Things susceptible to impurity are Israelites, utensils, food, and drink. Although biblically, a ger (gentile resident alien) can contract corpse uncleanness (see Num. 19:10b–14), the rabbis understand the term ger to refer to a proselyte, and conclude that only a convert and not a gentile contracts corpse impurity (Naz. 61b; Yad, Tumat Met 1:13). All human corpses convey impurity, but whether a gentile corpse defiles by contact and carrying only (Yev. 61a; Maim. ibid., 1:12) or also by overshadowing (Oho. 18:7) is disputed. All utensils, except those made of stone, unfired clay, or dung, are susceptible to impurity no matter what their shape. Some, however, such as flat wooden or bone utensils, contract impurity by rabbinic law only (Men. 69b; Kel. 11:1; 15:1; Yad, Kelim 1:6, 10). Glass vessels are the subject of a special decree (Shab. 14b, 15a, 16b; Yad, Kelim 1:15). Metal vessels that contact a corpse take on its degree of impurity (based on exegesis of Num. 19:16). Utensils can contract impurity only when they are completed and the sages defined what stage of manufacture marks completion for the different types of vessels. Broken vessels likewise are not susceptible to impurity but some, on being repaired or reassembled, revert by a special rabbinic decree to their original impurity (Shab. 16b).
As in the Bible, impurity is removed by sacrifices, immersions or ablutions, waiting for sunset, and in some cases special cultic acts. An individual with a genital discharge counts seven pure days and then has to bathe in living waters, i.e., a spring (Mik. 1:8). A meẓora whose signs of impurity have disappeared brings two birds that have lived in freedom, and the priest (or in another view, any person) slaughters one over a new earthenware bowl, then takes cedar wood, hyssop, and scarlet wool and binds them together. He then brings the tips of the wings and the tail of the second bird near to them, dips them in the blood and sprinkles it seven times on the back of the hand (and some say also on the forehead) of the meẓora. After sending away the living bird the priest shaves the meẓora. After seven days, during which the meẓora may enter within the wall of Jerusalem but is still regarded as a "father of impurity," the priest shaves him a second time and the meẓora mustthen wash his garments and bathe (Neg. 14:1–2; Yad, Tumat ẓara'at 11:1–2). He who contracts impurity from a corpse is sprinkled on the third and seventh days of his impurity with purification-offering water, and after the sprinkling on the seventh day is obliged to bathe. Bathing alone is sufficient for all others who are impure and can be purified. Wherever bathing is mentioned in connection with those who are impure, except in the case of one with a flux, the bathing takes place in a *mikveh. The purification of the impure is completed at the going down of the sun (Lev. 22:6–7). On the day the impure individual bathes, he is called a tevul yom (immersed that day) and is disqualified from terumah and hallowed things. The bathing of the hands for (the eating of) hallowed things also requires a mikveh. Otherwise those needing to wash their hands must pour a quarter log of water (about a quarter liter) over the hands (see *Ablution).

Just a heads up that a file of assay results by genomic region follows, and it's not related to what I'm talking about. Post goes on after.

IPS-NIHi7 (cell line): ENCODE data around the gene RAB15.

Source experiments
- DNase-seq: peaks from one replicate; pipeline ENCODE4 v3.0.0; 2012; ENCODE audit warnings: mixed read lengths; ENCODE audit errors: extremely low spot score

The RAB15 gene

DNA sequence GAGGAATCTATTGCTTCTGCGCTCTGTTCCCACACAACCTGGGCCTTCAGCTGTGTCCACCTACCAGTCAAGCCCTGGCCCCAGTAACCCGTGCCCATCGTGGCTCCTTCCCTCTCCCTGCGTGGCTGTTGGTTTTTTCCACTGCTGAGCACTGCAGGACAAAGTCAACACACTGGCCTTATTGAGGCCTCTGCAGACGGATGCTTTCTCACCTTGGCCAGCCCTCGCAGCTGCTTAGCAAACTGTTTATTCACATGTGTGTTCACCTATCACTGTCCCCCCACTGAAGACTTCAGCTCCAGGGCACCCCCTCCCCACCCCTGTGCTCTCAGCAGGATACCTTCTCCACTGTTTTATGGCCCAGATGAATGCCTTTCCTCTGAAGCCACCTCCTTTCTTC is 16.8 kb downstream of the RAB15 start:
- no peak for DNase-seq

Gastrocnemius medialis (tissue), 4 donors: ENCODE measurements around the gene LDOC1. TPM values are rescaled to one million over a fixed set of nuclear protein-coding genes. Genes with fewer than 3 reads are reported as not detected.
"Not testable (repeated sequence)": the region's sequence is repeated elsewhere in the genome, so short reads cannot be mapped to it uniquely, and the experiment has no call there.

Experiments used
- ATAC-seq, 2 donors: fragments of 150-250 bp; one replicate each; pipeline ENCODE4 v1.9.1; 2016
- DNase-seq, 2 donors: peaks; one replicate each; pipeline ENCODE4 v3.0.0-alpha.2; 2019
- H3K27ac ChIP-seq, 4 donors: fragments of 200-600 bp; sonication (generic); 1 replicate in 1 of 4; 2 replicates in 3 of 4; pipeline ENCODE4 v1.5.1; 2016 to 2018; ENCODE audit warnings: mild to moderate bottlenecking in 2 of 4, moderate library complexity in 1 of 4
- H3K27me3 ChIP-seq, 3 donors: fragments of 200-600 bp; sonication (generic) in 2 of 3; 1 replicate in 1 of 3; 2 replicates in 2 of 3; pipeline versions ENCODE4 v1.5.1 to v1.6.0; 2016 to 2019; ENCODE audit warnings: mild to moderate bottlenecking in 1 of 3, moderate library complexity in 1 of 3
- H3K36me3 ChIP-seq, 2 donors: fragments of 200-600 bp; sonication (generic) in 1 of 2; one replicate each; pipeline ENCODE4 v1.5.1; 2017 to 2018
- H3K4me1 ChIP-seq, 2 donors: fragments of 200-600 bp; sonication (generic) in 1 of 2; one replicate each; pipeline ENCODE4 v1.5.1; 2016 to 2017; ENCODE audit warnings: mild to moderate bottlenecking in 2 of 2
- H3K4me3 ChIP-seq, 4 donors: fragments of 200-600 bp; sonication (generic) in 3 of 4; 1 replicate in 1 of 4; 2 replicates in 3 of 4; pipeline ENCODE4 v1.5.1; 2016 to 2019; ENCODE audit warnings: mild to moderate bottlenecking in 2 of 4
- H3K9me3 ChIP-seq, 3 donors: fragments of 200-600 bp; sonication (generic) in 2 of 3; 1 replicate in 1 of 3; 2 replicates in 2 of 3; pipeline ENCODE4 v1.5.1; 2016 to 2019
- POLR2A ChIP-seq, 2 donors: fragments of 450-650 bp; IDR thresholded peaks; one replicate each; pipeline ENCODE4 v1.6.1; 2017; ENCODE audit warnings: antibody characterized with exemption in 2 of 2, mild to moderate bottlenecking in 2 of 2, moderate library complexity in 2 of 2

The priest who was to burn the red heifer and the high priest who was to serve on the Day of Atonement were separated from their households seven days beforehand and sprinkled with the purification-offering water (Par. 3:1). The duty of every Israelite to purify himself for the festival (Sifra, Shemini 4; rh 16b) is also because of the pilgrimage to the Temple (Yad, Tumat Okhelim 16:10). Immersions are sometimes required even of the ritually pure to mark the transition to a sacred context: "None may enter the Temple court for the service, even though he is pure, until he has immersed himself" (Yoma 3:3; tj, Yoma 40b). Certain sects habitually immersed themselves even though they were not impure. According to Josephus (Wars, 2, 129), the Essenes used to immerse their bodies in cold water before their communal meals at noon and in the evening. The immersion of the "morning bathers," too, was unconnected with seminal impurity, but was a regular daily immersion. The Pharisees opposed this custom, and responded to the complaint of the morning bathers that "they mention the Divine Name in the morning without immersion," to the effect that, "I complain against you morning bathers who mention the Divine Name out of a body in which impurity resides."
All foods set apart for human consumption can contract impurity, once they are detached from the ground and have been made susceptible through being moistened, to the satisfaction of their owners, by one of the following seven liquids: water, dew, oil, wine, milk, blood, honey (Uk. 3:1; Makhsh. 1:1; 6:4). These liquids themselves also contract impurity (Yad, Tumat Okhelim 1:4 and commentaries), in an even stricter degree than foodstuffs (Par. 8:7; Toh. 2:6, Yad, Avot ha-Tumah 10:10). Liquids are the most potent conveyers of impurity. If defiled by an item, even in the third degree, they contract and convey a first degree impurity.
Fathers of Impurity on the Authority of the Scribes
In addition to the Pentateuchal sources of ritual impurity, the rabbinic sages ascribed irregular forms of ritual impurity to the bet ha-peras ("burial area," see below), to gentile countries, to idols and related items, and to gentiles. These impurities bear the signs of rabbinic innovation, including controversy over the details, sporadic enforcement, resolution of doubtful cases on the side of leniency, conceptual irregularity, and the use of analogical formulations ("x conveys impurity like a menstruant or like a corpse").